GARRISON: The Republican Swamp
We may be in the midst of a unique time in the world of American politics. Establishment types are dropping like flies, retiring from the Senate mostly, and former cornerstones of Washington traditions are watching their seedy lives flash before them as primary challengers continue to appear—and to appear with the obvious strength of character and support to empty a lot of saddles of liberal office holders and the like.
But there is more. As this drama unfolds across America from Arizona to Alabama, north to south, the casualties appear not to be just liberal Democrats whose odious pasts are catching up to them. Nope, it’s Republicans. And the sad truth is, that is who it needs to be. Over the years I have written and said on the air many times, that Liberals are really not the problem so long as we remember who and what they are. They are consistent and totally predictable—they will vote against American national and domestic interest at every turn, support the most extravagant and damning economic programs to continue to pay people not to work and to attempt to destroy the producing class. At least we can count on them to be the same all the time.
Then there are the Republicans; they have promised one thing, then turned their backs on those who elected them so often that one begins to wonder how they could keep being elected. We don’t have room here to list all the turncoats whose rhetoric on the campaign trail has been completely different from what they enacted as policy, over and over. Mitchell McConnell is a Republican from Kentucky who at one time we all thought was a conservative hero. They made him majority leader of the Senate, and just like that, he turned tail and went to work hugging the middle and embarrassing himself in his backroom efforts to make deals with the devil—the Democrats, that is.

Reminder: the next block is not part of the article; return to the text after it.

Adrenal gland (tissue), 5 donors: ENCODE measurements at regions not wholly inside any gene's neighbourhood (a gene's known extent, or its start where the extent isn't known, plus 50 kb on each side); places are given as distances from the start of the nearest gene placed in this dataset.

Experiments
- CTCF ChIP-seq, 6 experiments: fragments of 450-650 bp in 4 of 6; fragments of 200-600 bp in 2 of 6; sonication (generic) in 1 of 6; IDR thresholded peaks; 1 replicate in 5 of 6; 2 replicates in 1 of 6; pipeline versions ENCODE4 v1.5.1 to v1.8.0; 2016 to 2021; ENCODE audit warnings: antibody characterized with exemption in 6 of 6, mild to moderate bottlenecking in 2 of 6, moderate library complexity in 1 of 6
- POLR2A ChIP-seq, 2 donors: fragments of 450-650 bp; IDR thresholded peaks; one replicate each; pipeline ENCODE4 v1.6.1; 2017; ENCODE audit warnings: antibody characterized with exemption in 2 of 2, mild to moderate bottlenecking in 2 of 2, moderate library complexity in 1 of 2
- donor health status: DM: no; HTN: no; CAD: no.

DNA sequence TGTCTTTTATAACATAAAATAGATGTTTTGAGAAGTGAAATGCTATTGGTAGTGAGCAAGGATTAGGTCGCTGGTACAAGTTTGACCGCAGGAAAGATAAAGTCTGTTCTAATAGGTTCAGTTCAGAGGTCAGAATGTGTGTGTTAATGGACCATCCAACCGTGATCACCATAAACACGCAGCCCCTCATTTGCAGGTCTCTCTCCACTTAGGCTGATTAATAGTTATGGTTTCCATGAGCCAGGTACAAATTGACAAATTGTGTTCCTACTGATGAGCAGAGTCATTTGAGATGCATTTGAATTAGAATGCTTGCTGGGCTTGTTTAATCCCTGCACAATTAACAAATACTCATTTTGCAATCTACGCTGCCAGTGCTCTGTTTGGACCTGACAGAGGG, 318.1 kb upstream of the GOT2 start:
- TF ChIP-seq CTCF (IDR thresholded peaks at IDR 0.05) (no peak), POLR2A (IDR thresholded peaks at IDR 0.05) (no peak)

A look at Republican leadership I both houses of Congress as well as that array of would-be presidential candidates is instructive. Marco Rubio, Jeb Bush, and a long list of the rest of the losers were heard in advance of the last campaign making all kinds of noises about conservative roots, the need for conservative policies to take hold, etc. But it was all smoke. Political correctness on the subject of immigration, subsidies out the wazoo, make-nice blather about the world of radical Islam, and maybe worst of all, their fecklessness with regard to national security and the problem of those open borders, set them in lock step with the American Left, not the voters who would be asked to elect them.
In the end—and finally after maybe 40 years at least of fraud and delusion—the era of information and coverage by talk radio, cable and the internet has given the voters what they needed all along, a very large flashlight with which to illuminate those dark places and those dishonorable politicians whose idea of a good deal was anything that might keep them in office. Here’s my prediction, just in case you wondered; Republicans will increase leads in both houses, but the faces will be new, and that phalanx of yes-men whose stock-in-trade has been selling out their constituents and seeking above all else, their own perpetual places at the trough will be a vanishing breed. Good riddance.
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